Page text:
Arduino – Open-source Electronics Prototyping Platform

Apparently Arduino is an Italian name – but when you search on the Internet, you mainly find dozens of references relating to electronics and programming. What’s more, these references are often in relation to art. Electronics and art – now there’s an interesting subject that’s worth delving into! So just what exactly is Arduino?

At first sight, Arduino is a small microcontroller board with a USB port that comes in several models. There are even ‘daisy’-shaped boards (Lilypads) intended for wearable applications, i.e. to be incorporated into garments. The Arduino board is programmed in a language very similar to C using Open Source tools available for Windows, Mac, and Linux. The hardware is also Open and anyone can make their own Arduino – the circuit diagrams and PCB photo masks are available free over the Internet. Arduinos are used a great deal by artists who need electronics in their creations.

When you look at it a bit more closely, an Arduino is not exactly a microcontroller board. In fact, an Arduino is quite simply an 8-bit microcontroller from Atmel – an ATmega8 for the earliest Arduinos and now more likely to be an ATmega168. This microcontroller is loaded with a ‘bootloader’ program that lets you load an application into the controller via a serial port, without overwriting the bootloader. Since modern computers no longer have serial ports, a USB port is often used. All this becomes an Arduino when you decide to dedicate certain pins of the controller ment environment to be used for writing and compiling application before loading them onto the controller.

The applications, called ‘sketches’, are written in a language that closely resembles C. Hardly surprising – it is C, but with some additional functions. All of the functions presented as the language for Arduino form a Hardware Abstraction Layer that lets you program the controller without needing to delve into the innards of the processor. The language has everything you need for most applications. Broadly speaking, there are functions for digital and analogue inputs/outputs, a few basic mathematical functions, time management functions (delays) and a few function for serial port communication – asynchronous (UART) and synchronous (SPI).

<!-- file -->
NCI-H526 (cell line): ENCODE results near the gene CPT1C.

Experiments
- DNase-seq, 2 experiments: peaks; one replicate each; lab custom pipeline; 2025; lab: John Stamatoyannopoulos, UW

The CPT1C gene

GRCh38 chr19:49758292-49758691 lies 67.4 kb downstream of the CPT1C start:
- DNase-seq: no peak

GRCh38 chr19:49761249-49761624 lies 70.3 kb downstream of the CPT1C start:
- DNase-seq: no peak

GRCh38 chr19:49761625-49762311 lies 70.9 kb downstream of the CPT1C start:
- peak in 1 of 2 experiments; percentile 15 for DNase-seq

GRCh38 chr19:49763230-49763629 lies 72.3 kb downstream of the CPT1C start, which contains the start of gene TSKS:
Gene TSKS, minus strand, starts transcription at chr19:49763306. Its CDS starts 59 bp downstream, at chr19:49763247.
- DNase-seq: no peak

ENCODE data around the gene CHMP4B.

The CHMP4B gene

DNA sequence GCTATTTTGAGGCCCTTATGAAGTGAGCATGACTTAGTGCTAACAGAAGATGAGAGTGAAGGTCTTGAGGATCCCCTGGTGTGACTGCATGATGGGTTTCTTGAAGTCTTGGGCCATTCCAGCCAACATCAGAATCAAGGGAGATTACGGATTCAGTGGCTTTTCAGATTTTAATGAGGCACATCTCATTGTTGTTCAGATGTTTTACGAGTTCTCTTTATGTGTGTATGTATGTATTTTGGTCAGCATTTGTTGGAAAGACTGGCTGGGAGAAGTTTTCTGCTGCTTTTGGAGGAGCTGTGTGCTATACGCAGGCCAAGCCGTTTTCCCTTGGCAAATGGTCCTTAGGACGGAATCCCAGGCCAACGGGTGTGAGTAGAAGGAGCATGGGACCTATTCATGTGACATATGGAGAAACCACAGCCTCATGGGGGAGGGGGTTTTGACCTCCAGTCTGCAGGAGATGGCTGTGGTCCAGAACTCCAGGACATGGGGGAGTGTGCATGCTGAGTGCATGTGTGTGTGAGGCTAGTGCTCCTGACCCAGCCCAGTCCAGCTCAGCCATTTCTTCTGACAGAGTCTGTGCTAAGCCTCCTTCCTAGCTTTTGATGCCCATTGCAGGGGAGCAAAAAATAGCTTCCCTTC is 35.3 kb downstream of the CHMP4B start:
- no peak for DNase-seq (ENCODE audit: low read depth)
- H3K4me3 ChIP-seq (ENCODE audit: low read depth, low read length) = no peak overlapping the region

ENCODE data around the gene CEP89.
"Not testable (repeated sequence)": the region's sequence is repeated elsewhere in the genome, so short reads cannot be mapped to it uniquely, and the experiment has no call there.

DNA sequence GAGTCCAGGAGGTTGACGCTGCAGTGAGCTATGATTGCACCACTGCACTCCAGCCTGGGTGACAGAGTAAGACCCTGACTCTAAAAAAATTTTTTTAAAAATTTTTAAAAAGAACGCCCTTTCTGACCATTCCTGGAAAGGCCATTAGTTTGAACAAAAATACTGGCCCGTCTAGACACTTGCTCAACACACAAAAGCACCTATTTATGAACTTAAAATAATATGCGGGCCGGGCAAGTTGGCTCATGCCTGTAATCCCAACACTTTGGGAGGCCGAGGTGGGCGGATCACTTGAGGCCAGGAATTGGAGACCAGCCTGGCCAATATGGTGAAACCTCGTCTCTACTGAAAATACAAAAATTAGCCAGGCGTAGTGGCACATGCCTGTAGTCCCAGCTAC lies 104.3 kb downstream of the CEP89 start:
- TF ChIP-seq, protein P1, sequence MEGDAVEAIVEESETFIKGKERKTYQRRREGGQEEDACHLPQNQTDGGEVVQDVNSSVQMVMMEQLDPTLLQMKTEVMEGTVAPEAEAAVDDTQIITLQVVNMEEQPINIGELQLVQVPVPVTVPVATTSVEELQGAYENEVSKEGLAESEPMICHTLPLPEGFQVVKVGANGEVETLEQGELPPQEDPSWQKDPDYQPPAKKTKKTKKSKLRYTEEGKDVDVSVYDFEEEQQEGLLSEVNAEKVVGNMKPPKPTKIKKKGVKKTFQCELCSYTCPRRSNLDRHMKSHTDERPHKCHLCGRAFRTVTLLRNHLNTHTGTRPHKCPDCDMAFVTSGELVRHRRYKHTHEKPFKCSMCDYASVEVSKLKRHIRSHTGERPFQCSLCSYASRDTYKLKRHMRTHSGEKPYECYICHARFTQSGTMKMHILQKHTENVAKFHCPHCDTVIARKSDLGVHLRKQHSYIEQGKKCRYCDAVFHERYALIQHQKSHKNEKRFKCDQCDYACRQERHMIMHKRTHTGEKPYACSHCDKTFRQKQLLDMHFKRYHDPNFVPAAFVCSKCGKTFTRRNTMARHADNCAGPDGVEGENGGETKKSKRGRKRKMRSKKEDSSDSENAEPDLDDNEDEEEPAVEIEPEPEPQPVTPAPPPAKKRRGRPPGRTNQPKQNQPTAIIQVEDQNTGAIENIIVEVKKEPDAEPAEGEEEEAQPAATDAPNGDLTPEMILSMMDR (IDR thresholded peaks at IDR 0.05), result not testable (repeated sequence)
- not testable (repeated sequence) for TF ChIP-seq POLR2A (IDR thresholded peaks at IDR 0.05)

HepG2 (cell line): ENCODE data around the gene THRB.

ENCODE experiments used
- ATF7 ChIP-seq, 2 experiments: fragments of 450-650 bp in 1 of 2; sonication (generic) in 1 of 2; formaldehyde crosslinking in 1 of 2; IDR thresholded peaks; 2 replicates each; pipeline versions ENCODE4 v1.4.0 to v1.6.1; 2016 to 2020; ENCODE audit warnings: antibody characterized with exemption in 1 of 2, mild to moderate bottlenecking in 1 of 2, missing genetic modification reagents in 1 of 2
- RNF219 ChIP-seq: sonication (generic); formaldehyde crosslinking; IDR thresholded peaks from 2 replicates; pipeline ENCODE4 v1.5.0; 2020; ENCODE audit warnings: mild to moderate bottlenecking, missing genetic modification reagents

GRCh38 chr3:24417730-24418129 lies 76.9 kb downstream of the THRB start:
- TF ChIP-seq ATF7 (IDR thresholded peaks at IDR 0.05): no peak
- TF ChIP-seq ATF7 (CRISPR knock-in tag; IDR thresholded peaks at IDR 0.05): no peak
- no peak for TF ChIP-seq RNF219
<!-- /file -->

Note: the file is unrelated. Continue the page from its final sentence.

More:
The digital I/O functions let you manipulate the logic levels of the pins, to read and write them. There is also a special function that makes it possible to measure the duration of a pulse. Using the analogue I/O functions, it is possible to read voltages and generate PWM signals. Lots of applications don’t require anything more than this, and this is exactly where Arduino’s strength lies. There’s no need to go ferreting around in the registers and the controller data sheet to make a PWM output or a counter work – the ‘dirty work’ has already been done.

If these functions aren’t enough, it’s perfectly possible to program on a lower level and, just as in standard C, you can also add libraries with their own functions. But do watch out – if you go off into the darker depths of the Arduino programming language, you risk losing compatibility with the rest of Arduino community.

The Arduino community? Already, Arduino is a microcontroller, as well as a development environment and a programming language – now it’s a community too? Yes! In fact, Arduino is more of a philosophy, the aim of which is to popularize technology to make it accessible to artists. Arduino is a logical sequel to Processing and Wiring projects. Processing is a multimedia programming language and Wiring is a development environment for artistic electronics. But now we’re starting to get away from our original point.

Simple, free programming is something we’re interested in. What’s more, the electronics involved seem to be simple – so what could be more logical than to make your own Arduino-compatible system?